Where Do We Go From Here?: Career progression (continued)

Amazing Stories logoThe next post in my continuing "Playing the Short Game" series marketing and selling short fiction at the Amazing Stories site is now up. This week, in part 29, I look at some of the paths a writer might choose for their short fiction career (or paths that your career might pick all by itself). And special bonus points for anyone who leaves a comment correctly identifying the inspiration for the title of this week’s post. You can check out the earlier posts in the series at this link on the Amazing Stories site.

Playing the Short Game: Parts 24-28 are now up

I'm a tad behind posting updates about the blog series that I'm writing at Amazing Stories on how to market and sell your short fiction--and more. I'm now dealing with a another set of topics on what can happen (and what you can make happen) after you've started to sell your stories.  Here's an update on the latest posts over the recent weeks:

  • Part 24 – Let the Band Ring Out and the Banners Fly: To promote or not to promote
  • Part 25 – A Writer’s Magic Bakery: Selling your stories again (and again, and again…)
  • Part 26 – Bonjour / Hola / Ciao: Selling foreign language rights
  • Part 27 – Bonjour / Hola / Ciao: Selling foreign language rights (conclusion)
  • Part 28 – Cool Stuff That Might Happen (or Not): Awards, Best of Anthologies, Movies

Check them out and please feel free to leave comments or questions.

Updates to the FML

I've just posted an update to the Foreign Market List. Science Fiction Magazine in Denmark no longer accepts submissions in English (or any language other than Danish), citing difficulties in working with freelance translators.

They said WHAT!?: Dealing with reviews

Part 23 of my series on selling short fiction is up now at Amazing Stories. Well, actually it's been up since Saturday, but I'm a tad late in posting about it here.  This week, I deal with a good news / bad news aspect of publishing your first story…the ever anticipated, ever dreaded reviews. I cover what reviews really are, a safe way for beginners to deal with reviews of their first published story, how to do pull quotes, and why writers should never be reviewers. Check it out!

30% off from Kobo this weekend on my collections

Kobo has my two collections, IMPOSSIBILIA and CHIMERASCOPE, for 30% off this weekend. Use the coupon code SUMMER30. Here are the links to the two books if you're interested:

Chimerascope

Impossibilia

Enjoy!

Stephen Fry on grammar pedantry

This response by Stephen Fry to grammar police is wonderfully entertaining to listen to (and to watch for the animation), but more importantly, the message is one that all writers need to hear. Language is a living creature--it evolves, it grows, it changes, and we as writers, and especially fiction writers, should be the catalyst, the impetus, the drivers for that change.

But, but, but...you bought my last story: What your 1st sale really means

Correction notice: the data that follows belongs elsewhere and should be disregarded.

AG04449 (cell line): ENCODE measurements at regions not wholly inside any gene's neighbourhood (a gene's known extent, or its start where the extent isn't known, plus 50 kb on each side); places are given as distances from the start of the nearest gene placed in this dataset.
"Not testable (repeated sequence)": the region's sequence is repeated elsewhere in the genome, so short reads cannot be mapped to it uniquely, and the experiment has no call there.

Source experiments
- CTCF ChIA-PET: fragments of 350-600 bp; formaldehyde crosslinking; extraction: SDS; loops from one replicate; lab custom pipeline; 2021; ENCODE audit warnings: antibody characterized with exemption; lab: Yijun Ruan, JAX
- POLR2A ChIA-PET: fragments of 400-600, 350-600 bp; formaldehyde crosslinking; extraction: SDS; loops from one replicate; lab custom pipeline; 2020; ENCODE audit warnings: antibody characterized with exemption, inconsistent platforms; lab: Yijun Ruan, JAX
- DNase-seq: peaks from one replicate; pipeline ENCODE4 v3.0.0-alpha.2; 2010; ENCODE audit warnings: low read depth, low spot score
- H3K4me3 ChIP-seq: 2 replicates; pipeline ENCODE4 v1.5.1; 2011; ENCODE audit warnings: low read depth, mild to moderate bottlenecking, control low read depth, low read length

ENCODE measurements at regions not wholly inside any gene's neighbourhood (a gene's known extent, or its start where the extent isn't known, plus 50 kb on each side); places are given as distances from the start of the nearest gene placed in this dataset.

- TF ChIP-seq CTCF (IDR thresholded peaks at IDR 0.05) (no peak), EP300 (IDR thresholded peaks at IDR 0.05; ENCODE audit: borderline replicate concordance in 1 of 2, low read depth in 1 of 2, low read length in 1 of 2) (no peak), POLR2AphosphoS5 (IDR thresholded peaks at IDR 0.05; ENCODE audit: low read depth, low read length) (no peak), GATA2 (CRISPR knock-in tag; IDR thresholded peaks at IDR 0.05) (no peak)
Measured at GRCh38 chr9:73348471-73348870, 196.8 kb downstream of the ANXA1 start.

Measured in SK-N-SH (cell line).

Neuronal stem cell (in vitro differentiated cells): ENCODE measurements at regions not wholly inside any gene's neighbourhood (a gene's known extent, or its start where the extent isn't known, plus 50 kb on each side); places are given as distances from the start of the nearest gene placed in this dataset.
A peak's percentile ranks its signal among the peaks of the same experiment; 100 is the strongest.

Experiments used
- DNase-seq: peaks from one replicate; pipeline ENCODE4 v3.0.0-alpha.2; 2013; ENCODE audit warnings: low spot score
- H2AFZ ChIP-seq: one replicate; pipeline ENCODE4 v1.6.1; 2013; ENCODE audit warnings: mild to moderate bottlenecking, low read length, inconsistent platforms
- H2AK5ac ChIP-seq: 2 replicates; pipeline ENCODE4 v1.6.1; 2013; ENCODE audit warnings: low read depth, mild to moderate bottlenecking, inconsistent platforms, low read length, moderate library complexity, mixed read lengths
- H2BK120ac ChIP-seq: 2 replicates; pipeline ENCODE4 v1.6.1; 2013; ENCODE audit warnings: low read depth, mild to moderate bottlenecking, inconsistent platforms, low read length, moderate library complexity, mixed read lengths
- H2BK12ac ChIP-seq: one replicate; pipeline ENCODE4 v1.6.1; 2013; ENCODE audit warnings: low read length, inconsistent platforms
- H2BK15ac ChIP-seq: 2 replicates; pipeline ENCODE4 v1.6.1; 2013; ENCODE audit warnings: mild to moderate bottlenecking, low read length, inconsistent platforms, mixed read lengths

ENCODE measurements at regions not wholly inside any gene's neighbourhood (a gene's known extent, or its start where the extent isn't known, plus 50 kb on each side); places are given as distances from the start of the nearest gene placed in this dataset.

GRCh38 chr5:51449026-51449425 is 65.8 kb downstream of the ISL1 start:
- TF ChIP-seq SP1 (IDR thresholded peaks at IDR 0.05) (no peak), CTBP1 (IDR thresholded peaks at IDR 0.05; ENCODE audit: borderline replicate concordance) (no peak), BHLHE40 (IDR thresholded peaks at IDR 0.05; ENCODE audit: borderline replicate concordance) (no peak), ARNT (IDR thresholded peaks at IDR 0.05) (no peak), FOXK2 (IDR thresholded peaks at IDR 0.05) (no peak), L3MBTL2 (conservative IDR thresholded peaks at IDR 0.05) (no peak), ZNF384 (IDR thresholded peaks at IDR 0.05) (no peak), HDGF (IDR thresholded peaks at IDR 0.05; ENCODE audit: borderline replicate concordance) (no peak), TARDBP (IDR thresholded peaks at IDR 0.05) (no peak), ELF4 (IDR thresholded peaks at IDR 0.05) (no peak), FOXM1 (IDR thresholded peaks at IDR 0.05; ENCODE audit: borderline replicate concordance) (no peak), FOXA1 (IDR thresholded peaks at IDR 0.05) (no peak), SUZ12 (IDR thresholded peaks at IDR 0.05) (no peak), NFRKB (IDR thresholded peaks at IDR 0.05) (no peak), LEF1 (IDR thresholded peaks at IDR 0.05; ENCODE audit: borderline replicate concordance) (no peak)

Part 22 of my continuing series on selling short fiction is up now at Amazing Stories. This week I talk about what to expect after you've finally made your first sale. Much to the surprise of many new writers, your first sale doesn’t guarantee that you’re going to sell the next story to the next market where you submit. It doesn’t even guarantee that the market that just published your first sale will buy the next story that you send them. Or any story you ever send them again. Read more about what your first sale really means here.

I Love Your Story. Now Change It: Working with an Editor

Part 21 in my ongoing series on marketing and selling short fiction just went up on the Amazing Stories site. This week's post completes the two-part discussion I began in Part 20 of working with an editor on getting your story ready for publication. In Part 20, I talk about why having an editor to work with is a good thing and discuss the different types of edits a story can receive. This week, in part 21, I finish off the editing topic with some tips on handling the editing process, and on deciding when to agree to suggested changes and when to politely say no. I also deal with the special situation of editing suggestions for a previously published story that’s about to be reprinted. Feel free to leave questions and comments at the Amazing Stories site. A complete list of my posts in this series is available here. Next week, I’ll talk about what to expect the next time you submit a story to a market that has just published you.

Chimerascope and Impossibilia on sale this weekend at Kobo!

Chimerascope coverIn Canada and the US, for today and tomorrow only, you can get both of my collections as ebooks for 30% off from Kobo. Just go to the Kobo pages that I list below and use the promotion code "SPRINGSAVE".

Kobo links:

Chimerascope

Impossibilia

Offer ends May 27. Enjoy!

Playing the Short Game: Part 19 is now up (contracts continued)

Part 19 of my continuing series on the business side of short fiction is now up at the new Amazing Stories site. This week, I finish off a mini-series on short fiction contracts. Parts 17 and 18 covered the following:

1. What rights are being requested?
2. When do those rights revert to me?
3. What legal liability am I being asked to accept?
4. What happens if the story is never published?

This week, I wwap up with the last four topics: 

5. What happens if this market folds or is sold?
6. Will there be a published declaration of my copyright?
7. What control will I have over changes to my story?
8. What am I being paid for these rights?

You can check out the entire series at this page.

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